An autoimmune disorder is a disorder that causes the immune system to confuse healthy cells for dangerous pathogens and assault them.
Many autoimmune disorders impact the health and function of the eyes. It’s important to know about these effects if you or someone you love has an autoimmune disease, so let’s take a peek at a few of the more prevalent ones.
Multiple sclerosis is indeed closely connected to vision wellness that eye physicians are sometimes the first to spot the disease. In many cases, optic neuritis (a slow or sudden loss of eyesight because of the inflammation of the optic nerve) is among the primary symptoms to appear.
We tend to think of psoriasis is a skin condition where skin cells build up to form scaly, dry, itchy patches. It may also result in inflammation of the conjunctiva, the clear membrane covering the whites of their eyes and the inside of the uterus, causing discomfort and redness.
Disorders that cause low or high thyroid function lead to an increased risk of glaucoma, a serious eye disease in which increased pressure in the eye damages the optic nerve, resulting in vision loss. Thyroid function may cause tissues to build up around the eyes, raising blood pressure. At the opposite end of the spectrum, low thyroid function can make it tougher to allow the eyes to circulate fluids, yet another way that fluid pressure may increase.
Lupus is a chronic autoimmune disease that can damage the skin, organs, tendons, as well as the eyes. Symptoms range from mild to life-threatening. The eyes effect by causing inflammation. Symptoms include soreness, headaches, dry eye, blurred vision, and light sensitivity.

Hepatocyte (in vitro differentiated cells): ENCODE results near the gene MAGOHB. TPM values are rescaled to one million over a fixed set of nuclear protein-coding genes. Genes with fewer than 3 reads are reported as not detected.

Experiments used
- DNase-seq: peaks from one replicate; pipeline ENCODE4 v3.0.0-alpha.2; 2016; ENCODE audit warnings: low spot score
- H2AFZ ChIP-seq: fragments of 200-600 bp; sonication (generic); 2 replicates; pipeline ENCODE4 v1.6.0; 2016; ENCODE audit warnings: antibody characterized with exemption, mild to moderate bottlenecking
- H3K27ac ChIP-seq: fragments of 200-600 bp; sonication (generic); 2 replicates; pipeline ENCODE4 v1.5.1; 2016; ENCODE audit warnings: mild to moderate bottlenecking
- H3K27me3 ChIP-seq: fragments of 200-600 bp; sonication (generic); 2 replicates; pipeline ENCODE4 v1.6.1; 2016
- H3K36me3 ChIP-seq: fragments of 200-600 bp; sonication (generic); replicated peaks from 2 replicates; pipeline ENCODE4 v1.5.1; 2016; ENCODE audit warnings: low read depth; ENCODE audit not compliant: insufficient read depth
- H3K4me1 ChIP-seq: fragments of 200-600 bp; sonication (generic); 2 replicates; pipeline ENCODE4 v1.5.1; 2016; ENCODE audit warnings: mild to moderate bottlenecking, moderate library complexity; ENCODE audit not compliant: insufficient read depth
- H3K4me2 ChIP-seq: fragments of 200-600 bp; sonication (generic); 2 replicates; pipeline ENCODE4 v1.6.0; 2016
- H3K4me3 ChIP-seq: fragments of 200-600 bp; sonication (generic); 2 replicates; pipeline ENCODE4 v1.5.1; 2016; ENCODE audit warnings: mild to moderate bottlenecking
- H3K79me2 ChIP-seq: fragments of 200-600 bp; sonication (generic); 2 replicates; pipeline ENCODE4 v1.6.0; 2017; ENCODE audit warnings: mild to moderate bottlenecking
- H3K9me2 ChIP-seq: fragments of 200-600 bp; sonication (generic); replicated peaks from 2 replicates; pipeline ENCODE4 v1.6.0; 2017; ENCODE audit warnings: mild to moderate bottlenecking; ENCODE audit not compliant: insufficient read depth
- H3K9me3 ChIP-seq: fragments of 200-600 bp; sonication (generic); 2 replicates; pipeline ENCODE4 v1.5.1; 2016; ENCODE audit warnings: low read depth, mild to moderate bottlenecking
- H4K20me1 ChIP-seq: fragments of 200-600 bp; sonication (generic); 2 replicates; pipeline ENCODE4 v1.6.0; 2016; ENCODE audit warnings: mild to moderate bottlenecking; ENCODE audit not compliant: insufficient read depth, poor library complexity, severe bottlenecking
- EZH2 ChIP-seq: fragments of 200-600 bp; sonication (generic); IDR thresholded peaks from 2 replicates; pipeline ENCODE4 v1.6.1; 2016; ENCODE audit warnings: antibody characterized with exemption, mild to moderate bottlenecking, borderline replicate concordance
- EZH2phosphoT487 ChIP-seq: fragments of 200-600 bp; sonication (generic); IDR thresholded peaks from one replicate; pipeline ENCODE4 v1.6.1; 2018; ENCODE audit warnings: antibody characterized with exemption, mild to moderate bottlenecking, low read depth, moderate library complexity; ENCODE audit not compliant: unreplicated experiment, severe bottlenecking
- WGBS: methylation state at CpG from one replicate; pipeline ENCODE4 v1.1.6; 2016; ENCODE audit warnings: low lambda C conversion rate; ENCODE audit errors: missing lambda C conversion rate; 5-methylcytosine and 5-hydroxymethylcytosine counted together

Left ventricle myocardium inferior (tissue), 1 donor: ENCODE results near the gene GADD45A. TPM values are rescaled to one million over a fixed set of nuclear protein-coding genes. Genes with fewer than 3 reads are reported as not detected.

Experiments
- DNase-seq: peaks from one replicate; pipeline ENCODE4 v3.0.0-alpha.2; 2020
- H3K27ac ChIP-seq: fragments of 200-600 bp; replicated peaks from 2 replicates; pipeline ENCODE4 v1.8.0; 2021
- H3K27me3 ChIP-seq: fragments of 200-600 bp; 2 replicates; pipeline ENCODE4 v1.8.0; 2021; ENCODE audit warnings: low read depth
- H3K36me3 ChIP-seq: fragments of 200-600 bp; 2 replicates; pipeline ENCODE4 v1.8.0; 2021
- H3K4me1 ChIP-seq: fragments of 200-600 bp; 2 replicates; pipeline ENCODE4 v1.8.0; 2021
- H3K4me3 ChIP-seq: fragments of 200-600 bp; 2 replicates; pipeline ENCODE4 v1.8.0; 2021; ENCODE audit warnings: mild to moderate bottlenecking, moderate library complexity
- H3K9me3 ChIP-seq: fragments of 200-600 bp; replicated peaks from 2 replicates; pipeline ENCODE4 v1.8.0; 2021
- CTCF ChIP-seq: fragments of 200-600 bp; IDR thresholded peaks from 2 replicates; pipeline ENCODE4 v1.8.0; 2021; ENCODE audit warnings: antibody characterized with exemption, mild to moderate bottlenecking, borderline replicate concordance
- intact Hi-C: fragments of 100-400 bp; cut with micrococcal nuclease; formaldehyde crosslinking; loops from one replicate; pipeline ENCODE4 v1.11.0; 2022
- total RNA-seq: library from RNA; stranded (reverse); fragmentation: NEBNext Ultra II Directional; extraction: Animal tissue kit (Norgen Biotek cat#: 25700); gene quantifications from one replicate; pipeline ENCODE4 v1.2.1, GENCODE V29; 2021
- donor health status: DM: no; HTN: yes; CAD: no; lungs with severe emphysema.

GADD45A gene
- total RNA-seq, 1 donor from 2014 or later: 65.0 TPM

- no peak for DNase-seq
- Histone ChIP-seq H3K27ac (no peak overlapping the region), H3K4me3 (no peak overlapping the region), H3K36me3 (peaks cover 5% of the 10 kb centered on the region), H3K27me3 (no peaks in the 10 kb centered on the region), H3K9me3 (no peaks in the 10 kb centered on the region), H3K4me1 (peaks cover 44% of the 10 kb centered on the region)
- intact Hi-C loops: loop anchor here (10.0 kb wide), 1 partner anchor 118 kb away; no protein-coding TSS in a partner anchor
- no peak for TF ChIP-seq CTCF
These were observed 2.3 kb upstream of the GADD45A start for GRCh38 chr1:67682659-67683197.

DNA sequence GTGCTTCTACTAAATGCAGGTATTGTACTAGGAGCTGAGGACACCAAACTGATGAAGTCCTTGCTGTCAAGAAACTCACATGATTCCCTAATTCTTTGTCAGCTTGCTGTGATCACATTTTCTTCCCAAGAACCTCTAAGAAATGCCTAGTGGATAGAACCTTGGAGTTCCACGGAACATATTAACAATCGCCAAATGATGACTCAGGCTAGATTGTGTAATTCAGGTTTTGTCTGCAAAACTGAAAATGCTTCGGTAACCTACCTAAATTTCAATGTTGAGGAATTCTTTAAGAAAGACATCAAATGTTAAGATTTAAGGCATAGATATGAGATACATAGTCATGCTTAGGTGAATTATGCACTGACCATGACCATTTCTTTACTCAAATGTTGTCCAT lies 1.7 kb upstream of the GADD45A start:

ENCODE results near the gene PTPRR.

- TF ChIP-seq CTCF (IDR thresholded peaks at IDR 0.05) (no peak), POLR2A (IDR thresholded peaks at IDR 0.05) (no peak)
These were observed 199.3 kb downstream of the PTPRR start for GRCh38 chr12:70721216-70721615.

Type 1 Diabetes
All kinds of diabetes have harmful implications for vision health, but kind 1, although it’s much less common than type 2, is among the leading causes of blindness in the united states. Poor blood glucose control is hard on blood vessels over time. When the weakened vessels split, they compromise the retina’s blood supply and flow blood into the eye. This is known as diabetic retinopathy, but diabetes also increases the risk of developing glaucoma and cataracts.
Your Optometrist Is Your Greatest Resource
Other autoimmune conditions that impact eye health include Sjorgen’s syndrome, ulcerative colitis, Crohn’s disease, uveitis, and Behcet disease. If you or someone you love is living with an autoimmune condition, make sure your local optometrist knows about it so they can work with you to keep your eyes healthy and your vision strong.
Healing The Eye is honored to be your lifelong partners in vision health!